Commonest types of formalization of the sentence 'Some cats are black'
The Aristotelian way
One way - historically, the first one - to formalize your sentence apart from those already given above (i.e. 1.through atomic or negated atomic propositions and 2. through quantifiers in predicate logic, which I will re-sketch below) is the one which is commonly used in the particular case of dealing with syllogistic logic in the Aristotelian tradition. It amounts to the following:
If 'C' stands for the term 'cat' and 'B' for the term 'black', then 'BiC' stands for 'some cats are black' or, equivalently, '"black" is predicated of some of "cat"' (this is Aristotle's preferred formulation, which explains the subject-predicate inversion in the formalization: but some commentators maintain the more natural order, whereby your sentence would be formalized as 'CiB' -- personally I prefer to stick more closely to Aristotle's formulations).
To explain why the 'i' between 'C' and 'B', a sketch will help of the commonly used abbreviations within Aristotelian syllogistic:
- BaC (All cats are black): Universal affirmative (the lower case 'a' comes from the first vowel of the latin verb 'adfirmo'= to affirm)
- BiC (Some cats are black): Particular affirmative (the lower case 'i' comes from the second vowel of the latin verb 'adfirmo'= to affirm)
- BeC (No cats are black): Universal negative (the lower case 'e' comes from the first vowel of the latin verb 'nego'= to deny)
- BoC (Some cats are not black): Particular negative (the lower case 'o' comes from the second vowel of the latin verb 'nego'= to deny)
This way of formalizing Aristotelian logic was invented during the Middle Ages and was common until the XIXth century.
Today, if one is not dealing with Aristotelian logic, the most natural way to formalize this sort of sentences is through the quantificational machinery of predicate logic: as suggested by others, the resulting formalization would then be '∃x (Cx & Bx)', where in this case 'C...' and 'B...' are predicative letters, i.e. stand for predicates and not for terms (as in the Aristotelian logic), and these two predicates are respectively assigned the interpretations '...is a cat' and '...is black'.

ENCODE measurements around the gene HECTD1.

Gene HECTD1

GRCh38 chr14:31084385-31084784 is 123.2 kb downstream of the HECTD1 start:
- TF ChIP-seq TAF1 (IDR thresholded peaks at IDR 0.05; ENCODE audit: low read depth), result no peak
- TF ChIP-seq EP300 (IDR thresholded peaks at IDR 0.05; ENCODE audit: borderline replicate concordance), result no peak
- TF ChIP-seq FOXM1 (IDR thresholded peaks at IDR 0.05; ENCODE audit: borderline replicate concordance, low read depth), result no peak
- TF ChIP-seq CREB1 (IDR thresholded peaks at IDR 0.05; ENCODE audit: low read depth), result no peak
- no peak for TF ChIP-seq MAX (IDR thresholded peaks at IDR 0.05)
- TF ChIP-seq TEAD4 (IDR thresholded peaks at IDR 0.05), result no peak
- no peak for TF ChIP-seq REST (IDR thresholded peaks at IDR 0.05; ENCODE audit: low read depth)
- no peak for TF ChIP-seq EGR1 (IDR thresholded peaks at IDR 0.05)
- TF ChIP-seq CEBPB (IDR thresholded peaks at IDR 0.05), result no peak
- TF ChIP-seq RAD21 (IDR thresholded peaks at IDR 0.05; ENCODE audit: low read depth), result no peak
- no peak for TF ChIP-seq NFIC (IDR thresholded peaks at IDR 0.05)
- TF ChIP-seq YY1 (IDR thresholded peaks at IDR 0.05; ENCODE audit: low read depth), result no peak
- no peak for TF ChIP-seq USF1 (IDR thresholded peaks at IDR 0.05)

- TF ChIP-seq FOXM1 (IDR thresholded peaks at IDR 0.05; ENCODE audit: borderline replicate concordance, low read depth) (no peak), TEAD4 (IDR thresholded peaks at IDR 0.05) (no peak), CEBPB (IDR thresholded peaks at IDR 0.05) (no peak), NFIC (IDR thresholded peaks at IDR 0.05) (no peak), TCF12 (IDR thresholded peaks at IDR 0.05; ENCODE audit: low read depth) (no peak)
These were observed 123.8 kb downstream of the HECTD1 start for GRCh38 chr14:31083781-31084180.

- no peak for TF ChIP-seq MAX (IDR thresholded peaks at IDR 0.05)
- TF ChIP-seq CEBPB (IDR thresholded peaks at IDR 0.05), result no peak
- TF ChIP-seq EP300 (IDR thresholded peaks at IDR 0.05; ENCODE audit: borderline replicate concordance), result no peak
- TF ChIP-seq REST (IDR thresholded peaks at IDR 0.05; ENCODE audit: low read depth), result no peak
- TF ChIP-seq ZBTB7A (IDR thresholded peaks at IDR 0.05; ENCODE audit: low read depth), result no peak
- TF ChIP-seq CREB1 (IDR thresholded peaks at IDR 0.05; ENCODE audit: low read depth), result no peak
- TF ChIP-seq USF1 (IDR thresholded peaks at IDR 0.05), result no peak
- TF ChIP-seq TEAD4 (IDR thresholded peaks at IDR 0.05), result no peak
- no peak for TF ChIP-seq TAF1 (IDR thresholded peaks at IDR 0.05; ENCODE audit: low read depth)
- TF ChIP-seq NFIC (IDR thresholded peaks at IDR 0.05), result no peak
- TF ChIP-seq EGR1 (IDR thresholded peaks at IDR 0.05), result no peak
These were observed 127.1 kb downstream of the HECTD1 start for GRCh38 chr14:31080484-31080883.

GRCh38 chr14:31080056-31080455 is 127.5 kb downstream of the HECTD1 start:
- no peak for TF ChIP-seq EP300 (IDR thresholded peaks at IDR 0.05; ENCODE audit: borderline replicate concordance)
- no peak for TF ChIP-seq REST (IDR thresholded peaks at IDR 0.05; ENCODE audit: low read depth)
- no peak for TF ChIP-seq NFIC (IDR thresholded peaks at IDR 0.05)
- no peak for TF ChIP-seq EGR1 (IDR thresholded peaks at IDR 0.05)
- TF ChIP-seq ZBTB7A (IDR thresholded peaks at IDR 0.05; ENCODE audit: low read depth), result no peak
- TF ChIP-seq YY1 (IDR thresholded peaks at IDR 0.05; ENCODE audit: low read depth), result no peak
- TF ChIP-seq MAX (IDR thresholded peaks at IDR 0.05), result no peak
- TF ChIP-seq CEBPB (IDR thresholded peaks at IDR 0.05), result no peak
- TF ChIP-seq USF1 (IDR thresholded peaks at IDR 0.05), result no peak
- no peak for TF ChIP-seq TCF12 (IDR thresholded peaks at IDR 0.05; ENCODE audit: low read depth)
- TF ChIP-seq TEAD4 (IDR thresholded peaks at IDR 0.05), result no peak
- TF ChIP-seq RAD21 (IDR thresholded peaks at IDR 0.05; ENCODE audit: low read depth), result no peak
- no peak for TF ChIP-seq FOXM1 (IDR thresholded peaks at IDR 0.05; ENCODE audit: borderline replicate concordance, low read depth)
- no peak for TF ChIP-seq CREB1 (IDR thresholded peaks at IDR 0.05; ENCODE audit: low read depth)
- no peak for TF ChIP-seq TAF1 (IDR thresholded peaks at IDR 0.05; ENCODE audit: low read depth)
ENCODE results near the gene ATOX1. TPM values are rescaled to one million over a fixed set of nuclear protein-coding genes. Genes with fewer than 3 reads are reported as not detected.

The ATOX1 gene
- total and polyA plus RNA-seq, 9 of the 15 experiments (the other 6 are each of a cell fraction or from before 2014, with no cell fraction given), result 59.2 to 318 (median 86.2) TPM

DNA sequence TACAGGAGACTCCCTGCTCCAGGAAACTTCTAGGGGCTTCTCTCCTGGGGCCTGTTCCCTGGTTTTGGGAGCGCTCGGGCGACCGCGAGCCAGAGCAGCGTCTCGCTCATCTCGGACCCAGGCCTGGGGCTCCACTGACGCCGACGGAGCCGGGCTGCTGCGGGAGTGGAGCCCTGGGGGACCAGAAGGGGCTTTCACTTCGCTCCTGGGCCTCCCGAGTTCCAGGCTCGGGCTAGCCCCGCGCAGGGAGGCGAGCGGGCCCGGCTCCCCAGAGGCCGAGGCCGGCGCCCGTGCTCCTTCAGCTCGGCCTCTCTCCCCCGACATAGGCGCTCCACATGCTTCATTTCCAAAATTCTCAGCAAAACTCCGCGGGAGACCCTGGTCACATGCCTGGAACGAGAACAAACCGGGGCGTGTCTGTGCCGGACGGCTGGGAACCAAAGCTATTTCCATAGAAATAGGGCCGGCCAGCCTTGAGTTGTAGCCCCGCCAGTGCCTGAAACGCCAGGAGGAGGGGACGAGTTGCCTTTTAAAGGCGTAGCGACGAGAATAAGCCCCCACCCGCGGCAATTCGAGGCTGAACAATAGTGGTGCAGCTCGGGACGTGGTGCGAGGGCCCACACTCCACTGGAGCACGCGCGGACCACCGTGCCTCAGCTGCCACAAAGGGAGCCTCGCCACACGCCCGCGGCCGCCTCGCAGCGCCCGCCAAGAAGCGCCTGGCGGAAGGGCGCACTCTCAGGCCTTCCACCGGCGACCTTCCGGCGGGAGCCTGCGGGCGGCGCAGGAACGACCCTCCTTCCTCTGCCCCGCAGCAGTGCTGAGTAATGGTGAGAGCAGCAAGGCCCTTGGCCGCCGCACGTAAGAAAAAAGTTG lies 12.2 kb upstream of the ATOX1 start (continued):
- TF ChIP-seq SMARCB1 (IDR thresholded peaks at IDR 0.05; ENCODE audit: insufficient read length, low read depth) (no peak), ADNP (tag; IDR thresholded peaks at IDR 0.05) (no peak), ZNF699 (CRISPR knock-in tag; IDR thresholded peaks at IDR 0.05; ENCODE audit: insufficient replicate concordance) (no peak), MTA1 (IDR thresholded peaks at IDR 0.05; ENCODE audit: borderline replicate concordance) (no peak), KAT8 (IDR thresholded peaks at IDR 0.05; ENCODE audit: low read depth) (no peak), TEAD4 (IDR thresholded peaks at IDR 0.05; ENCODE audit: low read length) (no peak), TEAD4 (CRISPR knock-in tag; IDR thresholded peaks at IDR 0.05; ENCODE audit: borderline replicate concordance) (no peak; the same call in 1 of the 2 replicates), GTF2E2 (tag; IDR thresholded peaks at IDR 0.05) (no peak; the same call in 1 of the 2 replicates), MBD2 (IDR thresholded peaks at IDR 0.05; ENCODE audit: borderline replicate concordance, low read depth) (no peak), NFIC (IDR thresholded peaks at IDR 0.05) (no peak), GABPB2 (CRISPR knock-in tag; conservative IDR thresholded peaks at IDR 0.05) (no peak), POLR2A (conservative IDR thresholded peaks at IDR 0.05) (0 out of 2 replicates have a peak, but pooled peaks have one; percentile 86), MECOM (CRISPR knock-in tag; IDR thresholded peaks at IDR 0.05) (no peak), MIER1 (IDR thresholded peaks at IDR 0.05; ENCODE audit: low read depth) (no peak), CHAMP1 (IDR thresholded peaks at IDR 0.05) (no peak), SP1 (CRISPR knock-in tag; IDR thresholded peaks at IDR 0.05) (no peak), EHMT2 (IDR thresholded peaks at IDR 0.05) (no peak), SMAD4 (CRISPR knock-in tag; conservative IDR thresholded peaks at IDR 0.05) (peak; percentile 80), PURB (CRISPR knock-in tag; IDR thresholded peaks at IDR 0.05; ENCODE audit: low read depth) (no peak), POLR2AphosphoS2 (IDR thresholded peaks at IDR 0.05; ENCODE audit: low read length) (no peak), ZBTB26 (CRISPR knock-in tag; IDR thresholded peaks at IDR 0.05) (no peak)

If instead you choose to formalize it as a "one-block proposition", then you'll have 'P' (atomic sentence letter), where 'P' directly stands for an atomic (i.e. unanalyzable) sentence, and the interpretation assigned to it will be 'Some cats are black'. By so doing, however, you'll lose in expressivity, e.g. you won't be able to define rules of inference from a sentence like 'All men are mortal' to a sentence like 'Socrates is mortal'.
Remaining within propositional calculus, I think you shouldn't use the formalization '~A & ~N', where 'A' stands for 'All cats are black' and 'N' for 'No cats are black'.
First reason: to get a logical equivalent of 'Some cats are black' you don't need to negate 'All cats are black' (unless you read 'some' as implying the negation of 'all', which is not the commonest view: when you say that some cats are black you are not necessarily excluding the possibility that all cats be black). Indeed, it is enough to negate 'No cats are black', namely to write '~N'.
Second reason: even in this latter case, I would say that what you'd be formalizing is not the English sentence 'Some cats are black', but the English sentence 'It is not the case that no cats are black'. But a formalization should be as closest as possible to the sentence it formalizes. Thus, formalizing 'Some cats are black' as '~N' would be justified only if you were forced to use a hyper-regimented language: for example, a language with only one atomic sentence letter, namely 'N' itself, and the interpretation 'No cats are black' forcefully assigned to it.